The simple commemoration message by these two celebrations or observances reflects the vast difference. Passover heralds the birth of the Jewish people as a force for good in the comity of nations as it started with the Exodus out of Egypt. Passover reflects a worldview that devalues life after death and privileges the community over the individual.
Jesus’ Last Supper observance of this Passover tradition with the symbols of wine and blood that would come to symbolize his own sacrifice, was on behalf of the individual. While he provided the vehicle for salvation, and his risen self heralded the fulfillment to Christians of God’s promise to deliver them through the sacrifice of his son, this atonement is an individual by individual blessing not communal.
Themes of Hope Intertwine
Hope is interlaced with both Easter and Passover, both in its placement in the heart of Springtime with blossoming nature all around, but also in the historical contents, they help to commemorate. Both are relying heavily on the historical recounting of events: Jesus’ death and resurrection, and recalling the exodus from Egypt and yearning on the part of Jewish descendants for future restoration make these solemn but hopeful celebrations.
Imagine not only being released from slavery and the sheer exhilaration that would have brought the Hebrews but the fact that this momentous occasion was so symbolic to the world at large, impacting all future generations. Or those that sat waiting for Jesus to rise, and the goosebumps that would have been present when he did fulfill God’s promise of salvation to Christians everywhere.
The symbolism is there, and the historical events to commemorate, but as we have guessed by now, the religious, solemn occasion of Passover observed by the Jewish devote is not Easter for many reasons. They may intertwine among shared faith lines, and the Passover cross into Easter and messages of that Christian and secular holiday into the Passover observance, but that is where it ends.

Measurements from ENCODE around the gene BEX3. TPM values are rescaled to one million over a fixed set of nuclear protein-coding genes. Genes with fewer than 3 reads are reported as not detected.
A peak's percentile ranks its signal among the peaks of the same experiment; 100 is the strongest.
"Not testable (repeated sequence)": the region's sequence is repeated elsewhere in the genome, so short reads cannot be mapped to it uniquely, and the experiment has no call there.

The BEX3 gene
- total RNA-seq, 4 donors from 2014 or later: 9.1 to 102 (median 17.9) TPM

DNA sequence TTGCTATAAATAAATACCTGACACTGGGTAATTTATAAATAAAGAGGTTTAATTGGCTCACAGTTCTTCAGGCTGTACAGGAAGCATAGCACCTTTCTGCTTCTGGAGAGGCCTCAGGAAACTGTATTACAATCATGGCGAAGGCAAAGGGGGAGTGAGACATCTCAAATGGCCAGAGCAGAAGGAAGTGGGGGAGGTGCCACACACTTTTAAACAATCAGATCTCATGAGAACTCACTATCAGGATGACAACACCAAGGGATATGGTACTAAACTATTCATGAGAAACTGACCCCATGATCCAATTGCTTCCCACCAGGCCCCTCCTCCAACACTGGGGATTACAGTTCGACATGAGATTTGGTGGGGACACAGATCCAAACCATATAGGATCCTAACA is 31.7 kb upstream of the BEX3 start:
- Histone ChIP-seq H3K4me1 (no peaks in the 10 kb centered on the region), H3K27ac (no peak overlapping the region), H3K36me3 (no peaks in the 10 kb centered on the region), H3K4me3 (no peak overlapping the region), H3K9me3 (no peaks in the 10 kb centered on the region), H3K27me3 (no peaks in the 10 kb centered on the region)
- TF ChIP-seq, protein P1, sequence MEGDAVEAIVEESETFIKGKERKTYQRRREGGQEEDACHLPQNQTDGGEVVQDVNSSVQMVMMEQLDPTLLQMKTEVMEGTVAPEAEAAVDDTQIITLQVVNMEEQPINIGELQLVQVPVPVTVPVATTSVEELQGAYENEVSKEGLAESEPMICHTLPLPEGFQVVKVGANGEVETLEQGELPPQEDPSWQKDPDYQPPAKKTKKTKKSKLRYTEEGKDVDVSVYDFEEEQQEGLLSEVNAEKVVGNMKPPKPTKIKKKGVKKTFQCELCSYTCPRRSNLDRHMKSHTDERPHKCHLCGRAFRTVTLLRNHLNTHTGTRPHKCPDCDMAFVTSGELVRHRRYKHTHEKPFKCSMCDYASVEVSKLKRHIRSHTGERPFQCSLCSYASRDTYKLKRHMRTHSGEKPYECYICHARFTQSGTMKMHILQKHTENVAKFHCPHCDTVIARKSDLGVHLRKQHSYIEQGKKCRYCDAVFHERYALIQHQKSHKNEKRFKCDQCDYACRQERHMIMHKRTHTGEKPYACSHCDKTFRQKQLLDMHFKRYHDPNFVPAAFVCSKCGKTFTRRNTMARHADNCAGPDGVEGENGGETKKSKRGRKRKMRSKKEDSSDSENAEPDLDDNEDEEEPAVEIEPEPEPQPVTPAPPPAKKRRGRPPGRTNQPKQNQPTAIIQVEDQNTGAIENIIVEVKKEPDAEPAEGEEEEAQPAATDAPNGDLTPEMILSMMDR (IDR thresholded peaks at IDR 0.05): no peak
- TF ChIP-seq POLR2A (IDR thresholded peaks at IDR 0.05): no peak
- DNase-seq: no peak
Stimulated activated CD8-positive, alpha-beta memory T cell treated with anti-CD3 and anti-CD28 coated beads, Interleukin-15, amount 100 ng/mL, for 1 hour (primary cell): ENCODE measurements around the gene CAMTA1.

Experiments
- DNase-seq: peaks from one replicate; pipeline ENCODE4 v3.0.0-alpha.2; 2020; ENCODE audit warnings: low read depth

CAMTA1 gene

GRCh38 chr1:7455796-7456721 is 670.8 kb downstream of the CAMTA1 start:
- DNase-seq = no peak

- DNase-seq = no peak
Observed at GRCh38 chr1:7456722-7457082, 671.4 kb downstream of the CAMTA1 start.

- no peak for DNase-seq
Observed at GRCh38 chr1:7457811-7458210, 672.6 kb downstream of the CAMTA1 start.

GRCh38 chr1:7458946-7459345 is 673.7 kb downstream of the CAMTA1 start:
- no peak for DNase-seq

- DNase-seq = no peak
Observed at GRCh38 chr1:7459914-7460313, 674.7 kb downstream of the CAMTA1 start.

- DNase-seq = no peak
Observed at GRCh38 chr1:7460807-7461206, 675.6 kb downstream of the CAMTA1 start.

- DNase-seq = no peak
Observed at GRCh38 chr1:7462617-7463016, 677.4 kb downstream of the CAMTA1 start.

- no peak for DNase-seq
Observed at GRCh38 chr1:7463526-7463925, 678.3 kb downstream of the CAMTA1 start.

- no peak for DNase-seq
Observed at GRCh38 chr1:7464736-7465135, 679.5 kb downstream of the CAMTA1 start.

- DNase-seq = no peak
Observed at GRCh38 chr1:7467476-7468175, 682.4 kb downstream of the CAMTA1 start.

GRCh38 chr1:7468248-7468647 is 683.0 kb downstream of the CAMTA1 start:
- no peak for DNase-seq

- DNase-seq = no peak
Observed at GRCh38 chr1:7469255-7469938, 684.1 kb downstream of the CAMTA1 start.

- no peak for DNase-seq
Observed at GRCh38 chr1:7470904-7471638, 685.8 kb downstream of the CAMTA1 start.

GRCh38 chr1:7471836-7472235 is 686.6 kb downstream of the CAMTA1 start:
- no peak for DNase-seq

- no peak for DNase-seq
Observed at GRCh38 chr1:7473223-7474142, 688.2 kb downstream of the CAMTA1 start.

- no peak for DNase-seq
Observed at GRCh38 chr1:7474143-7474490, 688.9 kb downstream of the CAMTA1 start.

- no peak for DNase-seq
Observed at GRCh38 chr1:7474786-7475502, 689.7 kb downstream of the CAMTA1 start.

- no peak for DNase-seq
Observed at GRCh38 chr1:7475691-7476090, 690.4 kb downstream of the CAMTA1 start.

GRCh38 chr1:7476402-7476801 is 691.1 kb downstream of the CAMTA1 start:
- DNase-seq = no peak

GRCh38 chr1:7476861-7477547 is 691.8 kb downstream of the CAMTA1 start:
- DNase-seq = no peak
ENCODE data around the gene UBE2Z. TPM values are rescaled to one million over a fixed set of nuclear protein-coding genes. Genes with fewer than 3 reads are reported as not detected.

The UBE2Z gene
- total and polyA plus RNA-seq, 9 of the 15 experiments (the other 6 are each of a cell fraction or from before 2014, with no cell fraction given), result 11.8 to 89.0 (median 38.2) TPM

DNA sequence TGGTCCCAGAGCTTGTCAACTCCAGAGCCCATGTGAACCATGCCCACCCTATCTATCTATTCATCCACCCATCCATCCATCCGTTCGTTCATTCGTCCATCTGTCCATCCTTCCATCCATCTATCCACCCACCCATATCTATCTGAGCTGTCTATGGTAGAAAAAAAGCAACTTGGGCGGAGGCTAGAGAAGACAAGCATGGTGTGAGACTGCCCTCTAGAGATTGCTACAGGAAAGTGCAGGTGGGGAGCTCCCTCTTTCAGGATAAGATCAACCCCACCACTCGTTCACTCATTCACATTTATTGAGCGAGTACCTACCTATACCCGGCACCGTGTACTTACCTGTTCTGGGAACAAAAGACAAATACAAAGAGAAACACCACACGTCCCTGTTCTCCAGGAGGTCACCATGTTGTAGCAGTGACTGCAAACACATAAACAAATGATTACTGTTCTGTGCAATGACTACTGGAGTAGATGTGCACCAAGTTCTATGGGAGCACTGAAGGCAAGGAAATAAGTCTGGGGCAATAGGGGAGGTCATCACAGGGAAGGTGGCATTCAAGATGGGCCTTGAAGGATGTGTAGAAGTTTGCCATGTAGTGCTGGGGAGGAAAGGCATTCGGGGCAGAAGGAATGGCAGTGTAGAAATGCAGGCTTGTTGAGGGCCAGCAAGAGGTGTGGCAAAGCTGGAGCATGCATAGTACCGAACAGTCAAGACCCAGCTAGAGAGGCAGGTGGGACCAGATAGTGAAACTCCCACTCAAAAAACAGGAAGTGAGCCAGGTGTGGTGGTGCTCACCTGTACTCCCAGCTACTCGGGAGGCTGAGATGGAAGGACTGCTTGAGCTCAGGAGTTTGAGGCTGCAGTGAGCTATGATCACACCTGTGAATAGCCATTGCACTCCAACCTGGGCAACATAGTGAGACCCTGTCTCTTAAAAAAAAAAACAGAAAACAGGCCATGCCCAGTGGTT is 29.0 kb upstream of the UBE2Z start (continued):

Israel Institute of Biblical Studies
This brief overview of Jewish people and the Easter holiday is hard to contain within a few short paragraphs. The Israel Institute of Biblical Studies in Partnership with the Hebrew University of Jerusalem brings together a historical and academic approach to in-depth learning of biblical teachings, in online formats to further the education of students worldwide.
Their tradition of excellence is a billing point they strive to maintain through every lesson, mixing Old and New Testament learnings with teachers in the Holy Land today using original languages and interpretations to further the education of students around the world.
Classes that fit in with this subject matter could be classified into the Biblical Hebrew, Modern Hebrew, and Yiddish courses. These course outlines include:
Biblical Hebrew Courses – This course consists of 5 progressive Hebrew alphabet and biblical syntax courses. It will explore the earliest texts and historical relevance and direct translations of said texts. Also, it will discuss translation decisions that were made along the way and the subtle changes that the Bible has undergone throughout the centuries.
Modern Hebrew Courses – This course consists of 8 progressive Hebrew language courses laying a foundation of learning the Hebrew alphabet, and then progressing through reading and writing of texts. The highlight of this course is bringing Israel to you and allowing better communication with the family that may still reside there but also a deeper understanding of roots born in that Holy Land. The most beneficial of all aspects of this class is the ability to read texts yourself in this language with such historical implications.
Yiddish Courses– Ever wanted to phonetically understand Yiddish words and terms, uncovering Yiddishkeit and Jewish Ashkenazi culture? This is the course that provides this educational opportunity. Yiddish is intertwined in Jewish culture, literature, and spoken by European Jews for over 600 years, and comprehension of Yiddish direct from teachers in Israel brings this language straight to you and draws you again closer to the roots of Jewish culture.